The signs Aaron Sanchez is maturing as a pitcher are subtle.

He still has the baby face — which belies even his meagre 21 years — and he’s still growing into his lanky, six-foot-four frame.

But on the mound the Blue Jays’ highest ranked prospect continues to command more and more respect from his peers, from hitters and from Jays brass.

“Barring injury he’s about as close to a can’t-miss that I’ve ever seen,” says Darold Knowles, pitching coach of the Dunedin Blue Jays, Toronto’s Class-A affiliate.

Considered by some prospect pundits as the only untouchable in the Jays’ farm system, Sanchez watched in the offseason as two of his teammates and closest friends — Justin Nicolino and Noah Syndergaard — were dealt away as part of Alex Anthopoulos’s offseason trading frenzy: Nicolino as part of the 12-player swap with the Miami Marlins, and Syndergaard as part of the package sent to the New York Mets to acquire R.A. Dickey.

The fact Anthopoulos held on to Sanchez while giving up the other prized prospects speaks to what the organization thinks of him and his ongoing development.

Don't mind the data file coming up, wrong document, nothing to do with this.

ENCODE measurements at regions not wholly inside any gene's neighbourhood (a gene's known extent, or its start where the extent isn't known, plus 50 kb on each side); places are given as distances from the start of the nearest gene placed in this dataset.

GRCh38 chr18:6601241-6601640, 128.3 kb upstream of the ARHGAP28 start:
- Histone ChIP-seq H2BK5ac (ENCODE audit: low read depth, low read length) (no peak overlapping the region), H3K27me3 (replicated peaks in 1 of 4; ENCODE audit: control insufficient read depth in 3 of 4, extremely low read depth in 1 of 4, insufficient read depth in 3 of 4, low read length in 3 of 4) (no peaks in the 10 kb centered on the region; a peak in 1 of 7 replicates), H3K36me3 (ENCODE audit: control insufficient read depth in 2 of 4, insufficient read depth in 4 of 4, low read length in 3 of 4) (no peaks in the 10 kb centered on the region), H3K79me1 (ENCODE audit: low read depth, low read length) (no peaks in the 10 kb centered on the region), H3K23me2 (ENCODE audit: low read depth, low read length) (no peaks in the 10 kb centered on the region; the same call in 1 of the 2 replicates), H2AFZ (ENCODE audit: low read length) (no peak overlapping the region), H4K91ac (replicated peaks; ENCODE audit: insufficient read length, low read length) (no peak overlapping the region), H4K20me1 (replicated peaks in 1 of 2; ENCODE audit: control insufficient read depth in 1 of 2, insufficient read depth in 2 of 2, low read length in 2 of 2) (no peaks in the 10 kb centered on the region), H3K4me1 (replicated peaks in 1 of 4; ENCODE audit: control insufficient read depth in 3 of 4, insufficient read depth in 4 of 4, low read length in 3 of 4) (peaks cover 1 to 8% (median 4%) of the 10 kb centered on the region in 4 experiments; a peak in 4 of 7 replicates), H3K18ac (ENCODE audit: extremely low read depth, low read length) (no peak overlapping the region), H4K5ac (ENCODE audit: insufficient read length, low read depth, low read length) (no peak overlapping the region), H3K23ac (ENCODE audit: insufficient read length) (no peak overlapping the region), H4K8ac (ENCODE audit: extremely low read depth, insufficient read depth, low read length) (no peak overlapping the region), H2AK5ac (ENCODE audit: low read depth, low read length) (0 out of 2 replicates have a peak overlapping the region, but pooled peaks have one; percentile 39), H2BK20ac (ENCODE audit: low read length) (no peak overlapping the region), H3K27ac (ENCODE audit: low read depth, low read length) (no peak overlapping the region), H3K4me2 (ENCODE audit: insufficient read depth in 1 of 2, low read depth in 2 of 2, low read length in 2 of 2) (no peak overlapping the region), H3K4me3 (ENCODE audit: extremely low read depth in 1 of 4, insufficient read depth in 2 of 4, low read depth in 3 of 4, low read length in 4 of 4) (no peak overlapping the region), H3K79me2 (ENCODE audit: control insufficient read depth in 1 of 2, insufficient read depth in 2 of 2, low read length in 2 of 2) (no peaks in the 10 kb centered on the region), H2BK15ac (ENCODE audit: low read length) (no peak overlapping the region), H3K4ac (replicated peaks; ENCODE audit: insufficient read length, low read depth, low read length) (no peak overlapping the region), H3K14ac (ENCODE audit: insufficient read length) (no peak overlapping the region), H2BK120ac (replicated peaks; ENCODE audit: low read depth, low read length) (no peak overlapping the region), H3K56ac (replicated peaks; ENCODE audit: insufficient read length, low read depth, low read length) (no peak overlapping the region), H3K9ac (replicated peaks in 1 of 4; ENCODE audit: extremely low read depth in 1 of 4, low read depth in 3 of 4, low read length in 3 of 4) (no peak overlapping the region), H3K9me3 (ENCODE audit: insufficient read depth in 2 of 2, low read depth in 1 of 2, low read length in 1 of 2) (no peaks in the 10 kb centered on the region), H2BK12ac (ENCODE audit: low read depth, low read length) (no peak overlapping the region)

Sanchez’s major-league debut likely won’t come for another two seasons, but it’s tough for the organization to keep from gushing about him.

“He just keeps getting better and better,” says assistant general manager Tony LaCava.

Sanchez is a power pitcher who can throw 98 m.p.h. while mixing in a devastating changeup. He continues to work on sharpening up his curveball and getting it to where he can throw it for strikes in any count.

“That’s the one thing he’ll have to master,” Knowles said. “Then it’ll just be a matter of staying out of his way.”

Kyle Drabek, who is in Dunedin while working his way back to the big leagues following Tommy John surgery, first met Sanchez last month when the pair played catch at the minor-league complex.
“I didn’t realize how hard he threw until we got to a longer distance,” Drabek said, before pausing a moment and exhaling deeply. “He throws a heavy ball.”

Sanchez’s numbers are not as sparkling this year as they were a year ago when he dominated the Midwest League as part of the so-called “Lansing 3” — with Nicolino and Syndergaard — but he is pitching with more consistency and more confidence, LaCava says.